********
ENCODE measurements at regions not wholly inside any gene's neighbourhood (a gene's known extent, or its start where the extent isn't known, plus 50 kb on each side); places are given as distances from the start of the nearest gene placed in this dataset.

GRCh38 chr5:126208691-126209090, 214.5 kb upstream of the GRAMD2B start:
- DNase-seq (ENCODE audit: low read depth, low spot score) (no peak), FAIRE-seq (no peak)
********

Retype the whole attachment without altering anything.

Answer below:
ENCODE measurements at regions not wholly inside any gene's neighbourhood (a gene's known extent, or its start where the extent isn't known, plus 50 kb on each side); places are given as distances from the start of the nearest gene placed in this dataset.

GRCh38 chr5:126208691-126209090, 214.5 kb upstream of the GRAMD2B start:
- DNase-seq (ENCODE audit: low read depth, low spot score) (no peak), FAIRE-seq (no peak)